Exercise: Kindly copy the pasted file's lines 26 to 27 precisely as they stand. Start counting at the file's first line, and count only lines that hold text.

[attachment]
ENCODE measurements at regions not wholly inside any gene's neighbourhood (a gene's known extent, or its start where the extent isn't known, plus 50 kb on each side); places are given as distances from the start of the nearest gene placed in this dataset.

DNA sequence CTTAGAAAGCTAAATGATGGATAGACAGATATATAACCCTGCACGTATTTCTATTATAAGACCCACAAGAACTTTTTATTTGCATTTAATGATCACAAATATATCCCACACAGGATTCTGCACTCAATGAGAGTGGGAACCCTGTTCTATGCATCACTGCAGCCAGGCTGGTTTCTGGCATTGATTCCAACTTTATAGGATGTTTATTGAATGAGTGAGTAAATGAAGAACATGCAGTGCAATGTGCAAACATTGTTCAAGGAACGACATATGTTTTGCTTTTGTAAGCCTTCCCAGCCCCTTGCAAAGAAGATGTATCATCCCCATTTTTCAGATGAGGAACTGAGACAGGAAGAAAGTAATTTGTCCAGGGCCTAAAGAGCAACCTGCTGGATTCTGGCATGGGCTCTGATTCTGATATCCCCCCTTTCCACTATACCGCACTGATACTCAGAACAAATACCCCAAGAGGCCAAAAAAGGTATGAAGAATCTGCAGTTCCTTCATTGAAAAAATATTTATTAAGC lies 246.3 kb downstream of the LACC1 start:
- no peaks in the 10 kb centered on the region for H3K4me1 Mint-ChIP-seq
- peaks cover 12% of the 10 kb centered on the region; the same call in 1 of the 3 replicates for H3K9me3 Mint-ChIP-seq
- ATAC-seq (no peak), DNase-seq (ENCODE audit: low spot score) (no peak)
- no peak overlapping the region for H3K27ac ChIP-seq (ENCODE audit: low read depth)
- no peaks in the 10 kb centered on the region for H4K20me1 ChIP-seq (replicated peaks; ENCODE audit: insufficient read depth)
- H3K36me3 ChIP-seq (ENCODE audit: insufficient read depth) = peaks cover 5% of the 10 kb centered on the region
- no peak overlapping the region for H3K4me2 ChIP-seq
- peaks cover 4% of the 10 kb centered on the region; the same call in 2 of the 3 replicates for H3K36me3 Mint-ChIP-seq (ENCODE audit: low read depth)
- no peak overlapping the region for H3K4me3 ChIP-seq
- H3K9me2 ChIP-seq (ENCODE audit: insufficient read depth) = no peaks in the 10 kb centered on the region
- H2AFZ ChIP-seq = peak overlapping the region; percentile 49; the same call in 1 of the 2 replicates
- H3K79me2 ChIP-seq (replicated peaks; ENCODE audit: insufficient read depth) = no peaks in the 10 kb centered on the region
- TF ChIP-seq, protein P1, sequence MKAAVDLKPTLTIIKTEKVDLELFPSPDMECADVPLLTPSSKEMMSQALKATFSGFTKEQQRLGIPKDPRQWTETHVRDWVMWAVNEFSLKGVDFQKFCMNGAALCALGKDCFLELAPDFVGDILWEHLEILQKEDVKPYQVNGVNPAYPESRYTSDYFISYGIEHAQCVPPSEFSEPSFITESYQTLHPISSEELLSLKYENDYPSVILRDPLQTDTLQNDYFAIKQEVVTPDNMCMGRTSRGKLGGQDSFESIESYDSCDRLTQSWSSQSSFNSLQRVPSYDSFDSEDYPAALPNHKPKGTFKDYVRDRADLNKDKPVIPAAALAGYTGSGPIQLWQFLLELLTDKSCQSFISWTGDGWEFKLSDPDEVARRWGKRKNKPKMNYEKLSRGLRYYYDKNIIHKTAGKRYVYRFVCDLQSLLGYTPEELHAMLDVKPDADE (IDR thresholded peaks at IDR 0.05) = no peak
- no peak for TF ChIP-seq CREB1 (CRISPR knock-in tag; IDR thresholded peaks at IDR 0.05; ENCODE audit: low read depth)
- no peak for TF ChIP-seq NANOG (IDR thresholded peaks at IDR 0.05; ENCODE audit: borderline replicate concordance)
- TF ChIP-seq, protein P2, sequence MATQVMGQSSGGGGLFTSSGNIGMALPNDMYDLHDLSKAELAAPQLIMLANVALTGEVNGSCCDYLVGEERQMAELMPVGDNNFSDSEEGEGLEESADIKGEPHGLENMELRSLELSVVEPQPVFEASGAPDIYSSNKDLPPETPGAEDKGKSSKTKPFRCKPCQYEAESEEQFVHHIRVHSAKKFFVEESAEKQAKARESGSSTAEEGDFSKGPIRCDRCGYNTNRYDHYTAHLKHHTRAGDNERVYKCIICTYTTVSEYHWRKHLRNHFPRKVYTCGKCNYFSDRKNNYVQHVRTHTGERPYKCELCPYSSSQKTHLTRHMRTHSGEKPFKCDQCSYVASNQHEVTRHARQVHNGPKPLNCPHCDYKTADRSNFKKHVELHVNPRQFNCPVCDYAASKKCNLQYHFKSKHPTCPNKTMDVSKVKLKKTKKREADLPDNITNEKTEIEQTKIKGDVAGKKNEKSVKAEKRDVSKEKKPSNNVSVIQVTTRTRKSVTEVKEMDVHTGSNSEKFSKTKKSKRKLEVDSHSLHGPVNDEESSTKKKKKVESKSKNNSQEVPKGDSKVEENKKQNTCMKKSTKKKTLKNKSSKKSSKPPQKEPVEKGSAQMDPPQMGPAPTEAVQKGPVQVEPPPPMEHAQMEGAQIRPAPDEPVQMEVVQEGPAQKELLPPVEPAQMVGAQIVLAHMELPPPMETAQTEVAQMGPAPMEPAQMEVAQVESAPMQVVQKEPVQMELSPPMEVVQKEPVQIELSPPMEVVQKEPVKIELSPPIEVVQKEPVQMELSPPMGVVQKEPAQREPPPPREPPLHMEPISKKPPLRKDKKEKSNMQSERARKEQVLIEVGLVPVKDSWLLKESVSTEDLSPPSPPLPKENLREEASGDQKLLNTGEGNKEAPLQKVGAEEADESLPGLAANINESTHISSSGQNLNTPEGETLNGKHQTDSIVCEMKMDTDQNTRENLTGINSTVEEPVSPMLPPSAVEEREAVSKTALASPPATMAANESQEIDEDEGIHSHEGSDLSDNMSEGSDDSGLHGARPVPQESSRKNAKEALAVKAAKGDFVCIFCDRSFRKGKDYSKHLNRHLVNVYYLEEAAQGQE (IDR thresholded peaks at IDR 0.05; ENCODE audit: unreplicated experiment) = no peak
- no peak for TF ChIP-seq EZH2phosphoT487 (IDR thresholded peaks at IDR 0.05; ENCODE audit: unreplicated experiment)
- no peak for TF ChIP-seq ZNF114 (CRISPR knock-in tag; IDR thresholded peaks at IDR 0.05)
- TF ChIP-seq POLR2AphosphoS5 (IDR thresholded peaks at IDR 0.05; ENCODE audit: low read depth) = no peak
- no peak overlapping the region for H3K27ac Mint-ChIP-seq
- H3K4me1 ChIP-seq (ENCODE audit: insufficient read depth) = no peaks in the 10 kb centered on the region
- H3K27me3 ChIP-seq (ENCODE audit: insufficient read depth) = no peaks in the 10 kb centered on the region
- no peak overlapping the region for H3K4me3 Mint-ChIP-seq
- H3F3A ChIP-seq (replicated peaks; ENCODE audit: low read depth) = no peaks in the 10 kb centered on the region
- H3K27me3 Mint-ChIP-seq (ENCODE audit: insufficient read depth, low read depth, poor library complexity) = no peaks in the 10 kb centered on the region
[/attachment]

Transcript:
- H3F3A ChIP-seq (replicated peaks; ENCODE audit: low read depth) = no peaks in the 10 kb centered on the region
- H3K27me3 Mint-ChIP-seq (ENCODE audit: insufficient read depth, low read depth, poor library complexity) = no peaks in the 10 kb centered on the region